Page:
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Posts Tagged ‘sedum’

Yesterday, a new visitor arrived on the rooftop garden.  Naturally, I wanted to know the name of this tiny guest who seemed to love my sedum.  After searching page by page through my Smithsonian Handbooks:  Butterflies and Moths unsuccessfully, I spent hours this morning combing the web.  I think my new friend is from the family Lycaenidae (Gossamer-winged); subfamily Theclinae (Hairstreaks); tribe Eumaeini; and genus Electrostrymon.  However, for the life of me, I can’t figure out which species — while the markings match, the colors don’t.  Any lepidopterists out there who can help?

Pale green & orange butterfly

As for what he (I’m pretty certain it is male) was doing on the sedum — he was rubbing his wings together.  For this, I did find an answer.  According to the Learn About Butterflies website:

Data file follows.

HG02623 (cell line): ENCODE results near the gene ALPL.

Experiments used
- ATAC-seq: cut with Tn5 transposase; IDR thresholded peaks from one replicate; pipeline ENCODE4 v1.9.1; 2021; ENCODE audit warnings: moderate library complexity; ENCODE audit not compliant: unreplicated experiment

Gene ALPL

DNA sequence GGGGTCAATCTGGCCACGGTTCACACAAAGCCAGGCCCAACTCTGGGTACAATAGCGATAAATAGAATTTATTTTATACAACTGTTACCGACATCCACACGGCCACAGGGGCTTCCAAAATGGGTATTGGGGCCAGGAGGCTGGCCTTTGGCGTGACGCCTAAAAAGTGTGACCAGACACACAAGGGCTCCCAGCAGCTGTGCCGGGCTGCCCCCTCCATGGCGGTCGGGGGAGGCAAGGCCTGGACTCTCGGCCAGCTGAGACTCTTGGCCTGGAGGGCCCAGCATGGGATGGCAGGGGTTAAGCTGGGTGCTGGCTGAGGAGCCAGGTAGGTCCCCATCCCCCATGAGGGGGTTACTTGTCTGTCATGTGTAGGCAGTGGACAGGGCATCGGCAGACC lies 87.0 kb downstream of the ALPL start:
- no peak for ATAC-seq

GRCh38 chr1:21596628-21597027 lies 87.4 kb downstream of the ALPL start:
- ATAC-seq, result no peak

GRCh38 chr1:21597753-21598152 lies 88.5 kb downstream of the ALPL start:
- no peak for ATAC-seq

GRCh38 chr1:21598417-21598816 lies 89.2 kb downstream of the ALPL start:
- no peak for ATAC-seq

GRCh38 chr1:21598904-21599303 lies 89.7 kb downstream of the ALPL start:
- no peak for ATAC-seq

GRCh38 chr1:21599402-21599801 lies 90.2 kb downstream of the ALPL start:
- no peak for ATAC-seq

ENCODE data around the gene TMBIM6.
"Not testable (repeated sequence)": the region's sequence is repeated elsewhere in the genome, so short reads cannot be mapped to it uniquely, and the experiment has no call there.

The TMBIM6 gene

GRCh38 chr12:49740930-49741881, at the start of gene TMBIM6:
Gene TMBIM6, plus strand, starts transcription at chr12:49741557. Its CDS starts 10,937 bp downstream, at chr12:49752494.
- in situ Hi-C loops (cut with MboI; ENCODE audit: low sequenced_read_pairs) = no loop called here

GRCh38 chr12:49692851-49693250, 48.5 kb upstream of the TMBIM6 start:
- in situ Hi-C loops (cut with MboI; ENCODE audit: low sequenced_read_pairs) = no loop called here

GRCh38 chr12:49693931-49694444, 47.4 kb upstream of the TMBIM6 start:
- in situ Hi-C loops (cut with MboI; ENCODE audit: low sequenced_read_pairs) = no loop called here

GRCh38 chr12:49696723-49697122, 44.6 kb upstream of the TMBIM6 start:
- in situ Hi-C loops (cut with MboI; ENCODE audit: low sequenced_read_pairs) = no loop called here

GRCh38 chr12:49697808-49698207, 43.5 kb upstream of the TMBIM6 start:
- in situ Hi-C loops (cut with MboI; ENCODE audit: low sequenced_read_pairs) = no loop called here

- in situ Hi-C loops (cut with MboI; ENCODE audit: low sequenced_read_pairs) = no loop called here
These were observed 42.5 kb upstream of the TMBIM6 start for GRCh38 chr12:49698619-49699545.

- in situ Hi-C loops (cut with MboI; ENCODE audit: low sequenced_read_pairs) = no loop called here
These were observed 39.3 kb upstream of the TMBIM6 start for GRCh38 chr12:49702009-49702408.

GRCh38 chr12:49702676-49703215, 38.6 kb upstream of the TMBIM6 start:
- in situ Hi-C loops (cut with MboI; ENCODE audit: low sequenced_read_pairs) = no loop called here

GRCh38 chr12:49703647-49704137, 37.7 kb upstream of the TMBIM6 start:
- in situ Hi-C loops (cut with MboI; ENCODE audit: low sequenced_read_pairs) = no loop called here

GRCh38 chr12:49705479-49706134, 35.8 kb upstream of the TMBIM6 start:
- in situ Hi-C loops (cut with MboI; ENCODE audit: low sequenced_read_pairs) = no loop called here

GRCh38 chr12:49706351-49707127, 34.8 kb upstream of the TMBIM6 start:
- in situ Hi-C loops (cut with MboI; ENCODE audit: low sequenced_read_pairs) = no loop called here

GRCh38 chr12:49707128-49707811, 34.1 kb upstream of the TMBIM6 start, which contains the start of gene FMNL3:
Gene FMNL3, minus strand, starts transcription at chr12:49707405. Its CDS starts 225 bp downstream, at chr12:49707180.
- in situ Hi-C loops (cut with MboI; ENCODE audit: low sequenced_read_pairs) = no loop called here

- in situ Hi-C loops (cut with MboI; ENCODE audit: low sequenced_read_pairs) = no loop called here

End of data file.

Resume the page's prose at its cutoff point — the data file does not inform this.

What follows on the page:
Hairstreaks usually have a pattern of lines or stripes on the underside wings. These, in combination with ocelli ( false eye markings ) and short tails ( false antennae ) act to divert attention away from the head, and towards the outer edge of the hindwings. By oscillating the wings, the tails are made to wiggle like antennae, further increasing the illusion that the butterfly is ‘back to front’. Attacking birds will always aim at the head of a butterfly, but are tricked into aiming at the tail. The butterfly is thus able to escape in the opposite direction unharmed. Another reason for wing-rubbing is that male Hairstreaks have patches of specialised wing scales – ‘androconia’, located on their upperside forewings. Sacs at the base of these scales contain pheromones. Rubbing the wings together helps to disseminate the pheromones, which attract females and induce them to mate.

Maybe there will be some springtime courting on the terrace….

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